European researchers say our smartphone use offers scientists an ideal testing ground for human brain plasticity. Dr Ako Ghosh's team discovered that the brains and thumbs of smartphone users interact differently from those who use old-fashioned handsets. Jim Drury went to meet him.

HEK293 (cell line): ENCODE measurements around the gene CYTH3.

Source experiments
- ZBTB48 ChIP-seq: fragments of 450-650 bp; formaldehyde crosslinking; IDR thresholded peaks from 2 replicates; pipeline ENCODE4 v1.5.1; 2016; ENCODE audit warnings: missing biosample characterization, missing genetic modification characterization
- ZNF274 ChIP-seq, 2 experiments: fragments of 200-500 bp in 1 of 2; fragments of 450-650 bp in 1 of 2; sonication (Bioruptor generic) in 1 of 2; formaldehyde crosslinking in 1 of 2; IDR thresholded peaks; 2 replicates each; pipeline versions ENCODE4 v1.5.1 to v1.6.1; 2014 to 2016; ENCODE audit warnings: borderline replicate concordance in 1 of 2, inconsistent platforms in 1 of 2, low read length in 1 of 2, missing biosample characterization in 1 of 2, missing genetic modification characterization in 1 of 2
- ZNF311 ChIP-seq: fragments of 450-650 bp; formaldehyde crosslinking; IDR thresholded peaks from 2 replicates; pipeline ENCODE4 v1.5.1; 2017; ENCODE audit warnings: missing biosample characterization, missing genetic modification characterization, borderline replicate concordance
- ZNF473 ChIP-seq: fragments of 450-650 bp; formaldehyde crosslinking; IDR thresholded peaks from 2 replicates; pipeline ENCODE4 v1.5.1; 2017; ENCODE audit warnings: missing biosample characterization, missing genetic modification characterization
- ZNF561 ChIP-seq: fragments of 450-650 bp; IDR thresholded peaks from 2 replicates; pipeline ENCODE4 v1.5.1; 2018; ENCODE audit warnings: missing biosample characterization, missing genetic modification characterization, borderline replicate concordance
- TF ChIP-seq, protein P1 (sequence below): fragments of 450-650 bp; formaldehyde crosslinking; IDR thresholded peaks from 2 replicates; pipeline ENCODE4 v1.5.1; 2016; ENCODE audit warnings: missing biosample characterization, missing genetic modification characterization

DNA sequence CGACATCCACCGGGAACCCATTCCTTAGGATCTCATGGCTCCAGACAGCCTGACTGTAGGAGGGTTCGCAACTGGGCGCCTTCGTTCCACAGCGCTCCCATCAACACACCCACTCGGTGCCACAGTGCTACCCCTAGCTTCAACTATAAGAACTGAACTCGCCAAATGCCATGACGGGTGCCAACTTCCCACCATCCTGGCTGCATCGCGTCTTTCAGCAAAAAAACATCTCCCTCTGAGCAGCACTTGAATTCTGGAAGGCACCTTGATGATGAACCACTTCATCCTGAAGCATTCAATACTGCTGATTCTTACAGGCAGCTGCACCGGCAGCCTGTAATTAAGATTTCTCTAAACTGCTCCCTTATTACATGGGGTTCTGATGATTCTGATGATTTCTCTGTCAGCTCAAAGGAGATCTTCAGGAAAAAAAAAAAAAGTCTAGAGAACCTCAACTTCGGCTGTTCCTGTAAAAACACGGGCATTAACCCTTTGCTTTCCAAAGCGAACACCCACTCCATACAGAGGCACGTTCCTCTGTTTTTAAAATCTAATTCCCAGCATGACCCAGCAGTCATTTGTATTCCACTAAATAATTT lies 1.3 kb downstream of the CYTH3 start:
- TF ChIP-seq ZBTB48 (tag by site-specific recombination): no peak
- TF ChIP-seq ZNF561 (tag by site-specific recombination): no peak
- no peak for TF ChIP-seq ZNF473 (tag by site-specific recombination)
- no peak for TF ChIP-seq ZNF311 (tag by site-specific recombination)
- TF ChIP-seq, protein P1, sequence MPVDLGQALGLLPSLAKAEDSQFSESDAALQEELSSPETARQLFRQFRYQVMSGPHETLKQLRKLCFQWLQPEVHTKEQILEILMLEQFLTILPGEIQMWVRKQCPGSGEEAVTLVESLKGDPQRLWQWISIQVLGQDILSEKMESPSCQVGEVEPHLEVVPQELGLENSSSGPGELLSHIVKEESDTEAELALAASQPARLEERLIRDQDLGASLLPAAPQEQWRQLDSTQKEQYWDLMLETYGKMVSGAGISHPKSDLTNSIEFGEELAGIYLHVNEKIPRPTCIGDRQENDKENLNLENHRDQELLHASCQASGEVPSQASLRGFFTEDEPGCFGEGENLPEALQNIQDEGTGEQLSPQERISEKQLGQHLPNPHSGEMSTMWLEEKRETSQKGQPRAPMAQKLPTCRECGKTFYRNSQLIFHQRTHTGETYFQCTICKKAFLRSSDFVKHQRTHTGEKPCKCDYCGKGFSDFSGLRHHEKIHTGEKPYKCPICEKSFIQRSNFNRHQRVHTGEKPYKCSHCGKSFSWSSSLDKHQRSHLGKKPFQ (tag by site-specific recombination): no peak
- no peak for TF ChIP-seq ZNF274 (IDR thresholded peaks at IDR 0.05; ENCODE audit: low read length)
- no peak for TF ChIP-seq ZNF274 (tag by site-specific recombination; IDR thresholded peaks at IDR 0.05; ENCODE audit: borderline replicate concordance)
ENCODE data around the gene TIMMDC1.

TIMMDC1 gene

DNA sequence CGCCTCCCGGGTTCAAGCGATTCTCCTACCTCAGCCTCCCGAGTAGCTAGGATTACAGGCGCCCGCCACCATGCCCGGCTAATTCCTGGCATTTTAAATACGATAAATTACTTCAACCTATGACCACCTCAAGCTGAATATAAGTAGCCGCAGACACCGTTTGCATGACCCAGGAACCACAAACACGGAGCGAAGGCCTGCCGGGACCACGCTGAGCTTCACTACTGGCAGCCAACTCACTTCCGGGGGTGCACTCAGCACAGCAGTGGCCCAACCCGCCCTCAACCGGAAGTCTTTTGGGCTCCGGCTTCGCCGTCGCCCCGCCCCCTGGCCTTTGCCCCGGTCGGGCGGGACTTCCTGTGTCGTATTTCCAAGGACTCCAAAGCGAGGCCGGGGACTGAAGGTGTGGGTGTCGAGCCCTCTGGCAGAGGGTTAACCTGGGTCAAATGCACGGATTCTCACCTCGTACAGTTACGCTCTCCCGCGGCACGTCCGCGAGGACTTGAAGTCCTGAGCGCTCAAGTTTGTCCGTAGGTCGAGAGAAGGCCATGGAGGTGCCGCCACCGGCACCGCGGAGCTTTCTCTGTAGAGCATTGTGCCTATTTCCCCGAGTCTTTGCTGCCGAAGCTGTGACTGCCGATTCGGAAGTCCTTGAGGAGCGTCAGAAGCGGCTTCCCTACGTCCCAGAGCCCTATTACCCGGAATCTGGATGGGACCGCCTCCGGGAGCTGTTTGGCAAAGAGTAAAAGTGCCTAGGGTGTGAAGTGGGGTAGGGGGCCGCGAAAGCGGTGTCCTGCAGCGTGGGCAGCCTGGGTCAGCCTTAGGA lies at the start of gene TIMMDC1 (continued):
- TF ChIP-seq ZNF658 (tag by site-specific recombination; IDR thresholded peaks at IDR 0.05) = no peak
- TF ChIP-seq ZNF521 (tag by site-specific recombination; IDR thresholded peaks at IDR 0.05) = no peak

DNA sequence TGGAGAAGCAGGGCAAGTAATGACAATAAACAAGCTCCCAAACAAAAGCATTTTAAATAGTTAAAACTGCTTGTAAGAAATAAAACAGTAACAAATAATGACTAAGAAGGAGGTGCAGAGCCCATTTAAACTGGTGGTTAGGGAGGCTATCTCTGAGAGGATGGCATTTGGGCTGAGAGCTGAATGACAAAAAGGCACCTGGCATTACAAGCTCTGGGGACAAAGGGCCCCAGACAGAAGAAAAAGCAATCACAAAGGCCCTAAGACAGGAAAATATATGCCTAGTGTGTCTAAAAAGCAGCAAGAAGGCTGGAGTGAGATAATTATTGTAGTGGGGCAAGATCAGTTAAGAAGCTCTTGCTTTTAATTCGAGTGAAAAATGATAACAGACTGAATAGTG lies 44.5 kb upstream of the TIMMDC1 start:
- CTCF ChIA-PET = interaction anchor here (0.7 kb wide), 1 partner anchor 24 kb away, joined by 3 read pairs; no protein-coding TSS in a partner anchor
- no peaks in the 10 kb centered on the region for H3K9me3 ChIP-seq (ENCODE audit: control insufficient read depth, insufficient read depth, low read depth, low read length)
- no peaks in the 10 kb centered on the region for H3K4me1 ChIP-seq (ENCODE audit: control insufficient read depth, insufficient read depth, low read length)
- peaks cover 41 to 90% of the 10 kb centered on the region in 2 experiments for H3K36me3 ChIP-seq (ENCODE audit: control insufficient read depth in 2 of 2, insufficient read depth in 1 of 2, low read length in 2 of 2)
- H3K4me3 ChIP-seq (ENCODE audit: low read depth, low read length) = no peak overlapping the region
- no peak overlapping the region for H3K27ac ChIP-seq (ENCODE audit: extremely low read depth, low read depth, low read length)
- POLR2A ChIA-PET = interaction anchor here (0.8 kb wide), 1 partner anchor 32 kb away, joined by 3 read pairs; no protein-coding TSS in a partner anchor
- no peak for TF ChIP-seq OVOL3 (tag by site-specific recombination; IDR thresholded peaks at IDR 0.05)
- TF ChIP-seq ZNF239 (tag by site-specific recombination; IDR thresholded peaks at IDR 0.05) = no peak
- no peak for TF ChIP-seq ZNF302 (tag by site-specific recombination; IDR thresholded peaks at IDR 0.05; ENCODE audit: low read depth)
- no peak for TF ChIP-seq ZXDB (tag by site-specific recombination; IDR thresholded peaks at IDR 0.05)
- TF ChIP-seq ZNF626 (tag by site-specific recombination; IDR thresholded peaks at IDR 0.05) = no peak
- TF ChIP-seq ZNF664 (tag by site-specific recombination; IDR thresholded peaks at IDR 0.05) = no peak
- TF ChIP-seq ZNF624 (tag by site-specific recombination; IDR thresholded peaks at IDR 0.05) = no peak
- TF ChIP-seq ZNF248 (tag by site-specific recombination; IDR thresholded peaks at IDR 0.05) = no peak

Constant smartphone typing has become part of our daily lives. And it's changing our brains, say European researchers. Dr Arko Ghosh, of ETH Zurich and the University of Zurich, hooked up right-handed volunteers to EEG brain wave caps. Ghosh examined how subjects' brains processed touch from their thumb, forefinger and middle finger, alongside the history of the smartphone interactions recorded by their phone logs. University of Fribourg student Magalai Chytiris helped study the findings. SOUNDBITE (English) MAGALI CHYITIRIS, STUDENT AT UNIVERSITY OF FRIBOURG, SAYING: "This activity is related to the amount of use from the past days of phone use. So we used the logs, the battery logs, from the phone and we found that if the EEG recording was just after the peak of high intensive use then the brain activity was higher." Activity in the brain's cortex associated with the thumb and index fingertips was directly proportional to the intensity of phone use. SOUNDBITE (English) ARKO GHOSH, OF THE UNIVERSITY OF ZURICH AND ETH ZURICH, SAYING: "These red spots here indicate when you measure the signals of these electrodes a lot of the differences between one person and the next can be explained simply by how much phone they were using in the previous ten days." The results, published in Current Biology, suggests repetitive touchscreen movements reshape cortical sensory processing. Ghosh says smartphone use is an ideal way to explore brain plasticity and plans to conduct further tests. SOUNDBITE (English) ARKO GHOSH, OF THE UNIVERSITY OF ZURICH AND ETH ZURICH, SAYING: "It gives us a very good excuse to go back and look into the phone logs in greater detail to understand how our digital histories could be used to understand brain function and develop real world solutions by studying the real world example of brain plasticity." There are almost two billion smartphone users world-wide. And with phone logs offering plentiful accurate data, Ghosh says this resource is surely worth tapping into.